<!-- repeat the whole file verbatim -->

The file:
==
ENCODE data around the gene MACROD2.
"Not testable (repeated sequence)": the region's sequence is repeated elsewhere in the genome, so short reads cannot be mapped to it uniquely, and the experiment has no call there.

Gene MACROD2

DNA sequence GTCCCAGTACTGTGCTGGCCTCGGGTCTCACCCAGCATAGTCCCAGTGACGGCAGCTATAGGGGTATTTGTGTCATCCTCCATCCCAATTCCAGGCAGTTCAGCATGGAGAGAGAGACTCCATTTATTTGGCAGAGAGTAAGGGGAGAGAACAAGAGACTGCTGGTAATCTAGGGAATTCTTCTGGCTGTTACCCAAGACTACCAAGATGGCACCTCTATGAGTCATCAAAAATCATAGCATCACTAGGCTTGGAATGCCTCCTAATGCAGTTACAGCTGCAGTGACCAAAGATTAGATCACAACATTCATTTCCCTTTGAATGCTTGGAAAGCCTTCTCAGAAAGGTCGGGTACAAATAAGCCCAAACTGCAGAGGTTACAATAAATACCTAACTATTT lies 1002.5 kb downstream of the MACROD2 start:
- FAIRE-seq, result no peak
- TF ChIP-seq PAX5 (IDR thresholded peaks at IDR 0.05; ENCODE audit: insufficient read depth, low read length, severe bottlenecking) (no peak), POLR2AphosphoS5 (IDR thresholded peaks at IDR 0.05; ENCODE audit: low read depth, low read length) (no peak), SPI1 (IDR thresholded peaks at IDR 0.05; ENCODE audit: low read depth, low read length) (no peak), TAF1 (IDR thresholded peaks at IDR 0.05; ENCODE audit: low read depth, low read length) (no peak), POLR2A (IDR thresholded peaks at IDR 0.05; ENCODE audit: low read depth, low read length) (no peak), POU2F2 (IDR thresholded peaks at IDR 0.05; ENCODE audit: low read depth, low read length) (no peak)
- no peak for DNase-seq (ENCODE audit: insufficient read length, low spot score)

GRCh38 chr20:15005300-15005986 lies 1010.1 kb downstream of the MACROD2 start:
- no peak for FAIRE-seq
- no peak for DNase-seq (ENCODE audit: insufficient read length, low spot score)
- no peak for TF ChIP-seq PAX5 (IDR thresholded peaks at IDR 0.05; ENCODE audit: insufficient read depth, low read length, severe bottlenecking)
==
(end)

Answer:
ENCODE data around the gene MACROD2.
"Not testable (repeated sequence)": the region's sequence is repeated elsewhere in the genome, so short reads cannot be mapped to it uniquely, and the experiment has no call there.

Gene MACROD2

DNA sequence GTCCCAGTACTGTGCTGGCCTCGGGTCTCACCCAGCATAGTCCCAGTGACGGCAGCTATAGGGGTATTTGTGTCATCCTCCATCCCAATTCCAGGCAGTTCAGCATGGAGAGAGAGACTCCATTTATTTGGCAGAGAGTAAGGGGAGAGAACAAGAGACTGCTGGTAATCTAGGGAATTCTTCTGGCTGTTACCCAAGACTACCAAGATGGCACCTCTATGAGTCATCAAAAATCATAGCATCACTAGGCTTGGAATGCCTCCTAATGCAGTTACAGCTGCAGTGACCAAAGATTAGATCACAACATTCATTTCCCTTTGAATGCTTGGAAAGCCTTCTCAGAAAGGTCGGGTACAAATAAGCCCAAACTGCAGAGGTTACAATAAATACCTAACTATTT lies 1002.5 kb downstream of the MACROD2 start:
- FAIRE-seq, result no peak
- TF ChIP-seq PAX5 (IDR thresholded peaks at IDR 0.05; ENCODE audit: insufficient read depth, low read length, severe bottlenecking) (no peak), POLR2AphosphoS5 (IDR thresholded peaks at IDR 0.05; ENCODE audit: low read depth, low read length) (no peak), SPI1 (IDR thresholded peaks at IDR 0.05; ENCODE audit: low read depth, low read length) (no peak), TAF1 (IDR thresholded peaks at IDR 0.05; ENCODE audit: low read depth, low read length) (no peak), POLR2A (IDR thresholded peaks at IDR 0.05; ENCODE audit: low read depth, low read length) (no peak), POU2F2 (IDR thresholded peaks at IDR 0.05; ENCODE audit: low read depth, low read length) (no peak)
- no peak for DNase-seq (ENCODE audit: insufficient read length, low spot score)

GRCh38 chr20:15005300-15005986 lies 1010.1 kb downstream of the MACROD2 start:
- no peak for FAIRE-seq
- no peak for DNase-seq (ENCODE audit: insufficient read length, low spot score)
- no peak for TF ChIP-seq PAX5 (IDR thresholded peaks at IDR 0.05; ENCODE audit: insufficient read depth, low read length, severe bottlenecking)